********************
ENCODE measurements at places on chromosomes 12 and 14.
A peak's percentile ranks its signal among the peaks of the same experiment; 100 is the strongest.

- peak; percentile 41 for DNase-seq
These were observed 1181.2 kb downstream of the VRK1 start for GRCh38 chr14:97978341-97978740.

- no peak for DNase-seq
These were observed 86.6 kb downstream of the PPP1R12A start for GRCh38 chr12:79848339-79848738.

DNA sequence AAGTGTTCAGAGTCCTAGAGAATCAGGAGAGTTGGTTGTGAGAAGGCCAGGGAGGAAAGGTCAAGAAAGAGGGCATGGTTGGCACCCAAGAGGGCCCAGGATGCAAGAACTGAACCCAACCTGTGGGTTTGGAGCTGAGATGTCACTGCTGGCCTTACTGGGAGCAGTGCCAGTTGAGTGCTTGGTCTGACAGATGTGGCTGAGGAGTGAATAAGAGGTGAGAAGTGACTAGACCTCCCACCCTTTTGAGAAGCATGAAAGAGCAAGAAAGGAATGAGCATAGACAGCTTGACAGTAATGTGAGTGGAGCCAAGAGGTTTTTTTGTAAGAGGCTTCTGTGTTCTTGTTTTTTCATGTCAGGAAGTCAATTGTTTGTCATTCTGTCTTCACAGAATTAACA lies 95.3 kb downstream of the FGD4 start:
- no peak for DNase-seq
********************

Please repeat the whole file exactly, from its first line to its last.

ENCODE measurements at places on chromosomes 12 and 14.
A peak's percentile ranks its signal among the peaks of the same experiment; 100 is the strongest.

- peak; percentile 41 for DNase-seq
These were observed 1181.2 kb downstream of the VRK1 start for GRCh38 chr14:97978341-97978740.

- no peak for DNase-seq
These were observed 86.6 kb downstream of the PPP1R12A start for GRCh38 chr12:79848339-79848738.

DNA sequence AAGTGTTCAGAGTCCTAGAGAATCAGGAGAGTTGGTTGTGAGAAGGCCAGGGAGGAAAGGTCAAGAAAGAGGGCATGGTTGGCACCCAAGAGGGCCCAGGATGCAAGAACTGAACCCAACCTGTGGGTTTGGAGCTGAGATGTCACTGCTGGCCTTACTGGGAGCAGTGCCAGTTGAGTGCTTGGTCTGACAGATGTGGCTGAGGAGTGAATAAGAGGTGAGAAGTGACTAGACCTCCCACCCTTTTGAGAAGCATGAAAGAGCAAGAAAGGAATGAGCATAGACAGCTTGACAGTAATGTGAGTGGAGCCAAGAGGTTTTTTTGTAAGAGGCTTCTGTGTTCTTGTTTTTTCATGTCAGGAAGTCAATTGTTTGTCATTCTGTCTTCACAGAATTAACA lies 95.3 kb downstream of the FGD4 start:
- no peak for DNase-seq